Season starts as farmers rush to beat transfer dates

The East Midlands selling season is starting early this year with Melton Mowbray firm Shoulers launching three properties in Leics and Lincs.

Two of the sales were due to farmers giving up milk production, said the firm’s Martin Shouler.

“A lot of dairy farmers have got to the stage where the job is very difficult.

We’re in a fairly heavy milking area here, but it is the Stilton that is keeping it going.”

Holly Tree Farm, which includes a four-bed farmhouse, is right next to Long Clawson Dairy, the UK’s largest Stilton producer, and was purpose-built as a 200-cow dairy unit 10 years ago, said Mr Shouler.

Despite the problems facing the dairy industry, he reckoned the 320-acre unit, which he has guided at 1.5m, would sell to a specialist dairy producer.

“There are people looking to move out of the worst-affected TB areas.

“Since we advertised the farm the phone has been red-hot from farmers in Cornwall, Wales, Scotland, and Carlisle.”

Mr Shouler said one of the reasons for launching Holly Tree Farm so early was to try to strike a deal before the last date for transferring single farm payment entitlements this year.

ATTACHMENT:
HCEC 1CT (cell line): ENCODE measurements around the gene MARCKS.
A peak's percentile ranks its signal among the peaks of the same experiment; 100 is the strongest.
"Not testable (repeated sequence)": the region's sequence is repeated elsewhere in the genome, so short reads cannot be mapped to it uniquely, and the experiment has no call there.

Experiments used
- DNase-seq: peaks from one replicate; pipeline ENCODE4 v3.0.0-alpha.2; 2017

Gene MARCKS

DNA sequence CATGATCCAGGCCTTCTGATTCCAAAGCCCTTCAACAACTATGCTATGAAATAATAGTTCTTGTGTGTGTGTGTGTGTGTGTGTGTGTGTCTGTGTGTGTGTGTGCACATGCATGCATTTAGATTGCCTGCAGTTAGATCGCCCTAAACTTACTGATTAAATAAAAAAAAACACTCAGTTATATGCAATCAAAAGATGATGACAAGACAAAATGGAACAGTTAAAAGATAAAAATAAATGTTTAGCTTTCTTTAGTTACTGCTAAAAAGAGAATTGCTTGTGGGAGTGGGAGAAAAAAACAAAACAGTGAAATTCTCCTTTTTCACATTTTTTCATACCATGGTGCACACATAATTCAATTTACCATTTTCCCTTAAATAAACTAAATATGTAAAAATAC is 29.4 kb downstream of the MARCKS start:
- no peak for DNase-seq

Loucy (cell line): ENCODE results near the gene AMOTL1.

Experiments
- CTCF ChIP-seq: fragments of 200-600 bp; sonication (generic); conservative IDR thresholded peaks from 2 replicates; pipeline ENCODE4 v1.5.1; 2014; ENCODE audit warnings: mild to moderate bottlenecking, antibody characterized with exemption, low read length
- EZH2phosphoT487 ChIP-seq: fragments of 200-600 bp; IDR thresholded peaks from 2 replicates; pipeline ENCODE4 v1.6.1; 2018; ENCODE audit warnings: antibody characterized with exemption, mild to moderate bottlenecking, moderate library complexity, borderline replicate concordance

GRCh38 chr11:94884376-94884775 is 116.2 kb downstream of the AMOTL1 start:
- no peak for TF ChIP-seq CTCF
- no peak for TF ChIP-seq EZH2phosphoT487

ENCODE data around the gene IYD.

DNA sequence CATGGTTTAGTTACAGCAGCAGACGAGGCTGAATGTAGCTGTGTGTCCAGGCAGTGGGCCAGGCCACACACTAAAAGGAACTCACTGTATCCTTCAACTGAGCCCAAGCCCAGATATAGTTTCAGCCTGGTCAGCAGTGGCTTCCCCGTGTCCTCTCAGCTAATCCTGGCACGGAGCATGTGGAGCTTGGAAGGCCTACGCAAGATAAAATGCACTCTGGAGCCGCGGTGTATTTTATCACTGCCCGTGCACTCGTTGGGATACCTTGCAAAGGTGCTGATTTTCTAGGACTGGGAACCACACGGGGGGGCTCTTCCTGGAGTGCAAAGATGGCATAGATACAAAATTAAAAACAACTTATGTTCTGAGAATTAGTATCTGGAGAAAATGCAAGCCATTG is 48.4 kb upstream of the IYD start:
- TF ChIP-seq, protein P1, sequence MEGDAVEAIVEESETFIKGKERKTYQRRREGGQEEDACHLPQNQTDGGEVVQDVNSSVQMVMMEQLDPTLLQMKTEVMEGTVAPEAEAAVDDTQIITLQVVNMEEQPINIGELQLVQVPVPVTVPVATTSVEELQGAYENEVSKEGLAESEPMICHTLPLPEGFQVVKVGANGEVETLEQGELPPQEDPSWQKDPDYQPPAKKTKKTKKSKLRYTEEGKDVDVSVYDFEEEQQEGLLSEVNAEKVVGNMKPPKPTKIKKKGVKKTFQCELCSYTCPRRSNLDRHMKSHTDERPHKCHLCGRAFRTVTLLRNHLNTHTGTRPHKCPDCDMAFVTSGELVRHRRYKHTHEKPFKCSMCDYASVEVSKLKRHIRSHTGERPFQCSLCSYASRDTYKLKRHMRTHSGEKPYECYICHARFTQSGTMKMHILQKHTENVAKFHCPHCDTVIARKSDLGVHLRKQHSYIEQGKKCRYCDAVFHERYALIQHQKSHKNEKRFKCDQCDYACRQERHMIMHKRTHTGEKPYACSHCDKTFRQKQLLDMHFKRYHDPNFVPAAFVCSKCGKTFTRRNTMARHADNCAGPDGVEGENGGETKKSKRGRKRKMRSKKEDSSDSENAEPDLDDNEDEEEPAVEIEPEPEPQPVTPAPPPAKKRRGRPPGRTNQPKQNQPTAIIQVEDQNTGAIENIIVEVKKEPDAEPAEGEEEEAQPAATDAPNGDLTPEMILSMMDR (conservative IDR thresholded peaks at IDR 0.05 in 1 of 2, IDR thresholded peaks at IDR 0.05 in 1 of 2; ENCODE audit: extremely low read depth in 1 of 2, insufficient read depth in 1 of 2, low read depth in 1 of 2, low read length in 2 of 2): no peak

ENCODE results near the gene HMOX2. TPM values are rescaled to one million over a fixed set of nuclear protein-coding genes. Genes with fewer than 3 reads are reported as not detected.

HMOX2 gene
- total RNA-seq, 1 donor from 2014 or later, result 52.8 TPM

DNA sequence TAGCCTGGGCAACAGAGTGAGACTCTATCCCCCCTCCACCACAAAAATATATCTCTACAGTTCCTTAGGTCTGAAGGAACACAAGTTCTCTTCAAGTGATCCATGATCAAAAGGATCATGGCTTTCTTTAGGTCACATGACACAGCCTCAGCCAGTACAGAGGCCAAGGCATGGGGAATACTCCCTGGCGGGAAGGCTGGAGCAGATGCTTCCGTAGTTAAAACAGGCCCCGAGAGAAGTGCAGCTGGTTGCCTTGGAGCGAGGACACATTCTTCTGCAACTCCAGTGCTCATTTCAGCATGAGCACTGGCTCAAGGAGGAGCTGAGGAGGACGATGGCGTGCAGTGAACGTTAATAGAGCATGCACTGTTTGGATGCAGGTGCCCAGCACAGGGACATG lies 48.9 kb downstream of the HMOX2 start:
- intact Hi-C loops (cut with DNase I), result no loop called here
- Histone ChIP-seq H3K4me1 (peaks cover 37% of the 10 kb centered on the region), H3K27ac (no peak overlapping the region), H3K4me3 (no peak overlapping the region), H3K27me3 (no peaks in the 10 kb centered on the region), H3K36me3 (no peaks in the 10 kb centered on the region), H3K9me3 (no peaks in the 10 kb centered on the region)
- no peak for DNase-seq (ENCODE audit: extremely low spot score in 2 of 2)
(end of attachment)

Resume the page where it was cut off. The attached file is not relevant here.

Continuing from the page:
Just over the Lincs border at Authorpe Farm, Long Bennington, 149 acres are being sold by another business that is quitting milk.

Three houses are being retained and the land has been lotted four ways at 3000/acre.

The Coppice at Queniborough, a 220-acre arable unit near Leicester guided at 1.3m, offered some interesting extra income, said Mr Shouler.

“The owner does not live there and has converted the house into 12 flats and apartments.”

These produced a rental of 27,000 a year, he added.

Neighbouring Notts is also off the mark with the sale of 440 acres of land at Halam, near Southwell, by Newark agent Alasdair Morrison & Partners.

The land is a mixture of Grade 2 and 3 soil and, including grain storage, is guided at 1.25m.

A retained farming opportunity is preferred by the vendor.